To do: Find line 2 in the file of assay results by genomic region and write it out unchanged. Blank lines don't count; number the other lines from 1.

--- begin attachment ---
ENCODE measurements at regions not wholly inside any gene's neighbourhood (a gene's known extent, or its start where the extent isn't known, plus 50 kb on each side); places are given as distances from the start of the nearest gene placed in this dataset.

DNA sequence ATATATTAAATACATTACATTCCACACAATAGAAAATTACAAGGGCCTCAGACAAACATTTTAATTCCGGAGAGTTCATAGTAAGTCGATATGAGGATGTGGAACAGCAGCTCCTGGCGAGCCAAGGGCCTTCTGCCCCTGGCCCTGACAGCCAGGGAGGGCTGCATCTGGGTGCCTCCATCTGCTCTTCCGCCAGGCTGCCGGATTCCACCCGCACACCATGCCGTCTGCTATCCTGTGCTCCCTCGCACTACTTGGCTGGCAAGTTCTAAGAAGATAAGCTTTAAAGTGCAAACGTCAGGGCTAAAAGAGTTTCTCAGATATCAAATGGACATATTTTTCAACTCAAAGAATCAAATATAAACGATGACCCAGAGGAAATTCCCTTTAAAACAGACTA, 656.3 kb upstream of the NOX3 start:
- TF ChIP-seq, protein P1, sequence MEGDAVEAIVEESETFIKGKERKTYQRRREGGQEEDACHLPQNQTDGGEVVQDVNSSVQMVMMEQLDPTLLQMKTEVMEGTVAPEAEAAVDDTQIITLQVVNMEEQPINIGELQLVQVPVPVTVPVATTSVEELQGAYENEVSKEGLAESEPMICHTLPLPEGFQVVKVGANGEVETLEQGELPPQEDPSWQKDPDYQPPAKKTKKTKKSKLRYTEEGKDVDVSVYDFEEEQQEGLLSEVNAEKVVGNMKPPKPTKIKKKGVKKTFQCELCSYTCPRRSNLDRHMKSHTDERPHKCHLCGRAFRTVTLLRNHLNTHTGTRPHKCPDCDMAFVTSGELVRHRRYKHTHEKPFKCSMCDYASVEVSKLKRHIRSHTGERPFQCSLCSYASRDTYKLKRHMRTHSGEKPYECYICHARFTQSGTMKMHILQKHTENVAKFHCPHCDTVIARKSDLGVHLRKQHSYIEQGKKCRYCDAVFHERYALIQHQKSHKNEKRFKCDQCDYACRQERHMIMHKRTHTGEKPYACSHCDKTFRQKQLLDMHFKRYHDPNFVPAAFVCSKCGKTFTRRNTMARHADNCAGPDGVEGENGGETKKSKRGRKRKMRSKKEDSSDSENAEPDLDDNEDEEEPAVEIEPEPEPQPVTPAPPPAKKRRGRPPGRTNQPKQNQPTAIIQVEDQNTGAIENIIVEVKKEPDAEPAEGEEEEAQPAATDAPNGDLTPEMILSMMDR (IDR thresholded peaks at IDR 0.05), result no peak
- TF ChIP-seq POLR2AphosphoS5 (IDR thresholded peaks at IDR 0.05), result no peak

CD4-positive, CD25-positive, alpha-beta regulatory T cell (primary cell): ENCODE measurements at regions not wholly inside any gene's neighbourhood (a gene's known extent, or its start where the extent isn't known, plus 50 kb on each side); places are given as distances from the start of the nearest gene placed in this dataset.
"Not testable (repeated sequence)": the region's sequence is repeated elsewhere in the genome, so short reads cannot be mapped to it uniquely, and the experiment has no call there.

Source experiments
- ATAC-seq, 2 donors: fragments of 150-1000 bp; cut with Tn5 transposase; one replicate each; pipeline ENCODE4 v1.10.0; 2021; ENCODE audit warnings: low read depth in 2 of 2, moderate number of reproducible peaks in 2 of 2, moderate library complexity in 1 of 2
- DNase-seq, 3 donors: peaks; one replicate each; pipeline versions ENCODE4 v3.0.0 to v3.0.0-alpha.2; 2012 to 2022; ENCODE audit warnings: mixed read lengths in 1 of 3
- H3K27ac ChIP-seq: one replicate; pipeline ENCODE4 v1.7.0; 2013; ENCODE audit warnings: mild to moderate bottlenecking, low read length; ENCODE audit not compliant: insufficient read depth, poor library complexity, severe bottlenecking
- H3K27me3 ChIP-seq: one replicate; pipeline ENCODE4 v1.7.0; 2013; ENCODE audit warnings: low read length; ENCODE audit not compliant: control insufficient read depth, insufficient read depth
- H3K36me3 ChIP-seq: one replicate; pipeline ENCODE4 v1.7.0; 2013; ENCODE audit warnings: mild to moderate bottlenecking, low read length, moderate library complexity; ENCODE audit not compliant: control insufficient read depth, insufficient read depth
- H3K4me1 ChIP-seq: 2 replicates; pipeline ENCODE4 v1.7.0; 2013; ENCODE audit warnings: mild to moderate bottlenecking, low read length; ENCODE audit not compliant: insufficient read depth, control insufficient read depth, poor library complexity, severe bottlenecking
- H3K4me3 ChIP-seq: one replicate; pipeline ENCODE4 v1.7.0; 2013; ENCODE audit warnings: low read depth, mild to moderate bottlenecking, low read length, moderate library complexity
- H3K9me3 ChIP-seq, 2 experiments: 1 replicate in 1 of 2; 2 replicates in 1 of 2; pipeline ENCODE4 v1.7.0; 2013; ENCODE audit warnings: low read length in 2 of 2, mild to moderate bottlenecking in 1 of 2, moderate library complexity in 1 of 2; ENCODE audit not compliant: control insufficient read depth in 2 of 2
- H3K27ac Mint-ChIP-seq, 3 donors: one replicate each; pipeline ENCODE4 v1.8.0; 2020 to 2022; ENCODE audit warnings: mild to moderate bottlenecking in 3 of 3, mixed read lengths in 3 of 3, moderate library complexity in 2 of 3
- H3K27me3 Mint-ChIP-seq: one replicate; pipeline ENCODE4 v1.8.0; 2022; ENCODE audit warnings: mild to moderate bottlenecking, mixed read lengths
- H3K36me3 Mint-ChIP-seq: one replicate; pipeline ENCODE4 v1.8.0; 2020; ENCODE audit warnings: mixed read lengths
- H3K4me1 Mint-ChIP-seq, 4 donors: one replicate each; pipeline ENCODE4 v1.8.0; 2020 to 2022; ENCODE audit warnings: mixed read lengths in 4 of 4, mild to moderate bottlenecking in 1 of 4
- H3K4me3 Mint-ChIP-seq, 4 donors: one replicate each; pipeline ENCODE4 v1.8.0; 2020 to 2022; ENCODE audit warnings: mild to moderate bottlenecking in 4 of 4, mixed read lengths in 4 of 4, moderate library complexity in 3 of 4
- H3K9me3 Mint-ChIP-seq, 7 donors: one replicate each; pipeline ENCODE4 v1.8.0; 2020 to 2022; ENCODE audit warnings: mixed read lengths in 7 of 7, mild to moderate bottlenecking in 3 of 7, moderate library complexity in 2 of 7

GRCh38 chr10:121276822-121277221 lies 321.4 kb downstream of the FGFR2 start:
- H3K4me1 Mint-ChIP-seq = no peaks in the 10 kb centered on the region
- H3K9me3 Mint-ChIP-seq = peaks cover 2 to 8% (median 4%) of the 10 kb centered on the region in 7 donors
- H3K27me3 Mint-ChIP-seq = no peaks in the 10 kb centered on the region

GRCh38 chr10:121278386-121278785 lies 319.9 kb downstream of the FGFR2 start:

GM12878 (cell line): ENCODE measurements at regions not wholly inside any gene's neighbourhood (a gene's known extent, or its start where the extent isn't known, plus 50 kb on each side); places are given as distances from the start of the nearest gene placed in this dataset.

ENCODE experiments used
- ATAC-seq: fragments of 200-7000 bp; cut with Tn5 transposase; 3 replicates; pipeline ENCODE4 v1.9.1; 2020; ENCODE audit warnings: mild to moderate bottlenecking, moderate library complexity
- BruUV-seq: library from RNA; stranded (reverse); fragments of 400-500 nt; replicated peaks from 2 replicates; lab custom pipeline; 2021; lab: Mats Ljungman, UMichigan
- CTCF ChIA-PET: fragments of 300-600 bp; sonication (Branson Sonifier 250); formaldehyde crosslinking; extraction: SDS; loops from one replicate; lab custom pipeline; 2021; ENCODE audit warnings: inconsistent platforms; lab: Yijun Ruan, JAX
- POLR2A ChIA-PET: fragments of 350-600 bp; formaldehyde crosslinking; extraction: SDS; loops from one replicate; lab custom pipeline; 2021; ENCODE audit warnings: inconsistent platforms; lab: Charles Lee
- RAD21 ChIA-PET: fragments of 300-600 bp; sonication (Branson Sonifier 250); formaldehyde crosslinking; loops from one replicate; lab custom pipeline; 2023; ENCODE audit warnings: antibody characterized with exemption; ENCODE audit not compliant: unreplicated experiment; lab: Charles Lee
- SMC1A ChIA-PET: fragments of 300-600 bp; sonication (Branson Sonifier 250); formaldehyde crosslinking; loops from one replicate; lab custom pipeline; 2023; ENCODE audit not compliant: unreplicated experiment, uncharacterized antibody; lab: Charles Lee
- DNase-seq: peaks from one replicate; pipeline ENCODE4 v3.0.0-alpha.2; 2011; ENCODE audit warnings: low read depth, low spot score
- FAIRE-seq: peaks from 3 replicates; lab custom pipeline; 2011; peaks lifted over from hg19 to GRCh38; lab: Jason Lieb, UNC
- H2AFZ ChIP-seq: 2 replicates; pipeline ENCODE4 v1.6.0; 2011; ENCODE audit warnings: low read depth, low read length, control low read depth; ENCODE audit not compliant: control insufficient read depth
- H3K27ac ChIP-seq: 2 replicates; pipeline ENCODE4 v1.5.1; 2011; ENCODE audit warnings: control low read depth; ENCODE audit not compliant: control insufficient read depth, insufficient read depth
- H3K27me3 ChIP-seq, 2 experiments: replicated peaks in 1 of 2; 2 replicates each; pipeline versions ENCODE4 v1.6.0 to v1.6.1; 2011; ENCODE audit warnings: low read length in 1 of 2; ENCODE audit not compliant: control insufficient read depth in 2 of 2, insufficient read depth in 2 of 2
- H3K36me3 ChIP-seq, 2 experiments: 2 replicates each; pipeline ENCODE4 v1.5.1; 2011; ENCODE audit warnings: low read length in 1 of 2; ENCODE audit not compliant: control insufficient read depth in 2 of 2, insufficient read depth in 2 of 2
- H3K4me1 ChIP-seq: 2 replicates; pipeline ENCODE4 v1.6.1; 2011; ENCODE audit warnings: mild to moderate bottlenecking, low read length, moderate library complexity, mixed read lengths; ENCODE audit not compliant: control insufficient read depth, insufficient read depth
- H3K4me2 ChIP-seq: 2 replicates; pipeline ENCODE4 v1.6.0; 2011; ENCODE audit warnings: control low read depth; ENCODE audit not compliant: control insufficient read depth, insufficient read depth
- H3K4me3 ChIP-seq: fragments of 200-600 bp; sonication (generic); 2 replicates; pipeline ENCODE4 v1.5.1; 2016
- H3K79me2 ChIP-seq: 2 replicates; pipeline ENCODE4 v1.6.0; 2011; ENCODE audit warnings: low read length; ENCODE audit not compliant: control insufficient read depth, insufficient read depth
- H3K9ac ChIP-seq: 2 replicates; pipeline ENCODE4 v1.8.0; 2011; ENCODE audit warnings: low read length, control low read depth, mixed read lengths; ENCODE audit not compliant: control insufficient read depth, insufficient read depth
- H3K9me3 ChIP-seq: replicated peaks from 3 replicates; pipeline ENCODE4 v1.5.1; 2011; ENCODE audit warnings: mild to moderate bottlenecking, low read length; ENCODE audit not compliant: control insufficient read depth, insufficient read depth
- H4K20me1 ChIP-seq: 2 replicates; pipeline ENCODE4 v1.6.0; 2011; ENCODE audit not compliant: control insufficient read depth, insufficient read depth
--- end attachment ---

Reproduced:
DNA sequence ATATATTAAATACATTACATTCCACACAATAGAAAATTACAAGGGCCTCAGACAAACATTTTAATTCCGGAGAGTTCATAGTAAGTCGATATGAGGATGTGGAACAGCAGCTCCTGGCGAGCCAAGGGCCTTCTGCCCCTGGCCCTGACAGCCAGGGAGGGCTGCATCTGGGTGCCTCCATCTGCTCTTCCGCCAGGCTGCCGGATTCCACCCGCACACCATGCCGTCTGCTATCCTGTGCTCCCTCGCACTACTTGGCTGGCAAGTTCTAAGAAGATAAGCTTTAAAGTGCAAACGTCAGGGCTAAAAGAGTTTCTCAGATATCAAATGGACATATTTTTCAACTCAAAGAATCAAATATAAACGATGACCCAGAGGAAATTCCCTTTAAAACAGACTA, 656.3 kb upstream of the NOX3 start: